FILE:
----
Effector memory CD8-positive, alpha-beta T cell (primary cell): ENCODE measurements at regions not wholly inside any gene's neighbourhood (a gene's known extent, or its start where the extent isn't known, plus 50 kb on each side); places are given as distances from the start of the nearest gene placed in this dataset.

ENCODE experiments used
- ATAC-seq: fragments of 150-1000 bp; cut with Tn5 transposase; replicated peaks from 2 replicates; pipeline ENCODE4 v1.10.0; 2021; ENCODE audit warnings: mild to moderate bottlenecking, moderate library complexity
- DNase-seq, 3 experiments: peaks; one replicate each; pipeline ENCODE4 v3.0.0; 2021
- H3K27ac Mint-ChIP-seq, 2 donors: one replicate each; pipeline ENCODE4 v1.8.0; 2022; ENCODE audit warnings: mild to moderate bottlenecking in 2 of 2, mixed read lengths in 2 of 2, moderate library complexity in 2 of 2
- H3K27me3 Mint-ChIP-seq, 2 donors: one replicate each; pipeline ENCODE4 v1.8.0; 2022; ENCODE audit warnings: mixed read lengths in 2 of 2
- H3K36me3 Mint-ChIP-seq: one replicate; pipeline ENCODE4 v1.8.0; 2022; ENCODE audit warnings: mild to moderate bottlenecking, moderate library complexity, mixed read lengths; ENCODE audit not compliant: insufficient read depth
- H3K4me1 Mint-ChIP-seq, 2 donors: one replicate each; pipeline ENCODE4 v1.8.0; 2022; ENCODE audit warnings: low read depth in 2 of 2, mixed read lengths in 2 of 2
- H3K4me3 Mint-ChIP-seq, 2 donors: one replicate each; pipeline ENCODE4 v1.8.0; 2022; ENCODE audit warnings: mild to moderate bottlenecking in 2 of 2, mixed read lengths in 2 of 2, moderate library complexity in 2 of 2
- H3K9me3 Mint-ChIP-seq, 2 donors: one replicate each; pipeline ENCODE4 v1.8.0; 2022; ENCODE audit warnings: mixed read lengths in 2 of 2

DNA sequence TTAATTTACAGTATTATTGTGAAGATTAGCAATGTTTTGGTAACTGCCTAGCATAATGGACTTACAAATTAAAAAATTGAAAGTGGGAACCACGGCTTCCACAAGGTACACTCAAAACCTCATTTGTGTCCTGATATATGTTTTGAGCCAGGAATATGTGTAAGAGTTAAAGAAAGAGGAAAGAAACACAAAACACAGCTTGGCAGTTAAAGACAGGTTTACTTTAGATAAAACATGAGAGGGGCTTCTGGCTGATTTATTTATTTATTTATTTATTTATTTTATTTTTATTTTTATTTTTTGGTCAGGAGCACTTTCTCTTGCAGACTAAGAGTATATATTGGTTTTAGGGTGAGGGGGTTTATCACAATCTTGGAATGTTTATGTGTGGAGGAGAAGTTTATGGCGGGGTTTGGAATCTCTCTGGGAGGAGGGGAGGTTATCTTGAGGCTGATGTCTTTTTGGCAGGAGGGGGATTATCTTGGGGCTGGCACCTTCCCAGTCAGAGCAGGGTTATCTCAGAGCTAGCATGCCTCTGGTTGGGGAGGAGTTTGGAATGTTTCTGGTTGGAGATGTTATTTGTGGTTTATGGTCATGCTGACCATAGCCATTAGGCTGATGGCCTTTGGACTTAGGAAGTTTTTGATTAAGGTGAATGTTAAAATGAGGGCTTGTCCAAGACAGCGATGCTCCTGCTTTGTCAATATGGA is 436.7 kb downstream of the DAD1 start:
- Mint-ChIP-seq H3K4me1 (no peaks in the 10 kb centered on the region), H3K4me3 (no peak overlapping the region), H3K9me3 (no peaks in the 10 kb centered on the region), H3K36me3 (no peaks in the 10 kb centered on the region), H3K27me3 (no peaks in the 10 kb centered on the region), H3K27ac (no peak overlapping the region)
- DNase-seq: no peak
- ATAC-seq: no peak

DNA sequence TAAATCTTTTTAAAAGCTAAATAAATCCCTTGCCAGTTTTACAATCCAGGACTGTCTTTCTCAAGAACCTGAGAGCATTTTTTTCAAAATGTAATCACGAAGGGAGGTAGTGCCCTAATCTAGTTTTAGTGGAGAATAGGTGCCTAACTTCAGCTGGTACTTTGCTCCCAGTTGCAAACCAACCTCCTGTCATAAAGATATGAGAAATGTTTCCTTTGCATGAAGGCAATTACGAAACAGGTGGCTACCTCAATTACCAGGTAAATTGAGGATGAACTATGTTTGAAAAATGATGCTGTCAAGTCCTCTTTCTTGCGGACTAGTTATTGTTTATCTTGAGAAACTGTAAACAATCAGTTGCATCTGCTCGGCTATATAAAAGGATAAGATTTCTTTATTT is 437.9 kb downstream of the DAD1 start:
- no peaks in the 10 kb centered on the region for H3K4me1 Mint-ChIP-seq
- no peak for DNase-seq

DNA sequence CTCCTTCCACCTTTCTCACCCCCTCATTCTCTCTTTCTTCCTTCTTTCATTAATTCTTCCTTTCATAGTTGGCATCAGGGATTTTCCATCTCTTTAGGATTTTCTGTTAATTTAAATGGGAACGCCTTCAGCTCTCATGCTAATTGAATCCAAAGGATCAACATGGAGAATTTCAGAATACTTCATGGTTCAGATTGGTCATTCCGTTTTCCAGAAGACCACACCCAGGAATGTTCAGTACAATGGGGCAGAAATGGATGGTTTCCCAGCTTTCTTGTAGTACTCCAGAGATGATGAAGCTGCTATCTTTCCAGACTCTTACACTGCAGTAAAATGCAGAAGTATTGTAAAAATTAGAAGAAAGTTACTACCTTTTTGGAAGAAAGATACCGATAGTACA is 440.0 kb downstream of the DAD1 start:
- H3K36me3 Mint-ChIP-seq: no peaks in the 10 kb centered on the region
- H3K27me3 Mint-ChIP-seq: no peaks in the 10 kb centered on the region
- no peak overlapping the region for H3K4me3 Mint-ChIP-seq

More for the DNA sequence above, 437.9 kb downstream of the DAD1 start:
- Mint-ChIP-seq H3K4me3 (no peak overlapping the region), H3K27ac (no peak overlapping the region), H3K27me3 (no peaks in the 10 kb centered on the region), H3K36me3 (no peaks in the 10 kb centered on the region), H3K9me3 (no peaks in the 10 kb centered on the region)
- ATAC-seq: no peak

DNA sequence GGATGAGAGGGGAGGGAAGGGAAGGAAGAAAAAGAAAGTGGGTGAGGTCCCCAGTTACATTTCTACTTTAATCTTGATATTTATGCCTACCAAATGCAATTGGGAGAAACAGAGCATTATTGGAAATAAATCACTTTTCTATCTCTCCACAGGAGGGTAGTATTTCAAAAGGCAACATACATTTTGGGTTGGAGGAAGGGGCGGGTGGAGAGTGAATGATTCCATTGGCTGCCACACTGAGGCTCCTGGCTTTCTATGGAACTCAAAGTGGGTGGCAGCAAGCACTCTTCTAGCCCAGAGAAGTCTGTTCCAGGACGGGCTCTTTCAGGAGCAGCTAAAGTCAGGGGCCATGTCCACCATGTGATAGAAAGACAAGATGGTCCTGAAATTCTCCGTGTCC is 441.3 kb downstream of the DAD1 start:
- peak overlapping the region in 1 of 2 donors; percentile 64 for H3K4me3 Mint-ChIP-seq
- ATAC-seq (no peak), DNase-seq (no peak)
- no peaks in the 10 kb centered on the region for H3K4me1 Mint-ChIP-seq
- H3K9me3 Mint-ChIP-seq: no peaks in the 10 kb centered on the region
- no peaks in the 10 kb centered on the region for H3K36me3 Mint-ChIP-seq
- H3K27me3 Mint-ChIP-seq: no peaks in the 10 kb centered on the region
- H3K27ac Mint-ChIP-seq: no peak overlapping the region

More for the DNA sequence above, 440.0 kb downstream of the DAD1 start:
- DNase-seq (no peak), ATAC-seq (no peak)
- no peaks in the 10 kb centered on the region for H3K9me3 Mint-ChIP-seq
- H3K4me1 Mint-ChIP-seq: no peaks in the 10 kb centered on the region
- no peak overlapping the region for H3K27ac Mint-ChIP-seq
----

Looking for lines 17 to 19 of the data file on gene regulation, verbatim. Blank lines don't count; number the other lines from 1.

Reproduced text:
- no peak for DNase-seq

DNA sequence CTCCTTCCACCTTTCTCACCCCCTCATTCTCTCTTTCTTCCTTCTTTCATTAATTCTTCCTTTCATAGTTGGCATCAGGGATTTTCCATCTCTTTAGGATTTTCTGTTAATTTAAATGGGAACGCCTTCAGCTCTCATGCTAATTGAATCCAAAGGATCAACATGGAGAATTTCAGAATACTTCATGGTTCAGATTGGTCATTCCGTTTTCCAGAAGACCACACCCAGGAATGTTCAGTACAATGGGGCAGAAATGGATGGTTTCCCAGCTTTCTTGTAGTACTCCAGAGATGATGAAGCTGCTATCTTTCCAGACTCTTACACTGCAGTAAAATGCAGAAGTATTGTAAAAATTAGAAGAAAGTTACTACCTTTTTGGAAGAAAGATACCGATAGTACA is 440.0 kb downstream of the DAD1 start:
- H3K36me3 Mint-ChIP-seq: no peaks in the 10 kb centered on the region